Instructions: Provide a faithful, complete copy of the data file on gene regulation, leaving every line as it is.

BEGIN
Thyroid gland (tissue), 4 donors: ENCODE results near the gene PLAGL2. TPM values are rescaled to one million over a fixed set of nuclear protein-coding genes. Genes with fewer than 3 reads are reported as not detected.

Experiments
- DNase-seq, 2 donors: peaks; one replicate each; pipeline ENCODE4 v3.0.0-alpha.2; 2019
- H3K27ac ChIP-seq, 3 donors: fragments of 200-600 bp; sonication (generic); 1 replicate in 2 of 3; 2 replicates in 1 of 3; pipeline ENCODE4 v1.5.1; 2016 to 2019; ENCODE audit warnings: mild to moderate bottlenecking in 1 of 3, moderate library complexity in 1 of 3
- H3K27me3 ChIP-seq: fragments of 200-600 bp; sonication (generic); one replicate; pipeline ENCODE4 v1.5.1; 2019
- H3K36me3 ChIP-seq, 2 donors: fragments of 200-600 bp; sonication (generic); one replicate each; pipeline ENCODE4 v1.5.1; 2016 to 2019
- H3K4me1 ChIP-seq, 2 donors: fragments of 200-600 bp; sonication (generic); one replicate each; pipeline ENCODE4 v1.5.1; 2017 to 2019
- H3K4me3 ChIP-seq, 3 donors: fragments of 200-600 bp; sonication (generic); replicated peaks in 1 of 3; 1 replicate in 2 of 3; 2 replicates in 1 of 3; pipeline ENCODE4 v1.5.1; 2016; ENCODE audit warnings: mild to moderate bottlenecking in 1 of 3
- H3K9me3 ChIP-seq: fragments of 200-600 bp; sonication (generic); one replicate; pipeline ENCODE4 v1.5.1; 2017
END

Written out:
Thyroid gland (tissue), 4 donors: ENCODE results near the gene PLAGL2. TPM values are rescaled to one million over a fixed set of nuclear protein-coding genes. Genes with fewer than 3 reads are reported as not detected.

Experiments
- DNase-seq, 2 donors: peaks; one replicate each; pipeline ENCODE4 v3.0.0-alpha.2; 2019
- H3K27ac ChIP-seq, 3 donors: fragments of 200-600 bp; sonication (generic); 1 replicate in 2 of 3; 2 replicates in 1 of 3; pipeline ENCODE4 v1.5.1; 2016 to 2019; ENCODE audit warnings: mild to moderate bottlenecking in 1 of 3, moderate library complexity in 1 of 3
- H3K27me3 ChIP-seq: fragments of 200-600 bp; sonication (generic); one replicate; pipeline ENCODE4 v1.5.1; 2019
- H3K36me3 ChIP-seq, 2 donors: fragments of 200-600 bp; sonication (generic); one replicate each; pipeline ENCODE4 v1.5.1; 2016 to 2019
- H3K4me1 ChIP-seq, 2 donors: fragments of 200-600 bp; sonication (generic); one replicate each; pipeline ENCODE4 v1.5.1; 2017 to 2019
- H3K4me3 ChIP-seq, 3 donors: fragments of 200-600 bp; sonication (generic); replicated peaks in 1 of 3; 1 replicate in 2 of 3; 2 replicates in 1 of 3; pipeline ENCODE4 v1.5.1; 2016; ENCODE audit warnings: mild to moderate bottlenecking in 1 of 3
- H3K9me3 ChIP-seq: fragments of 200-600 bp; sonication (generic); one replicate; pipeline ENCODE4 v1.5.1; 2017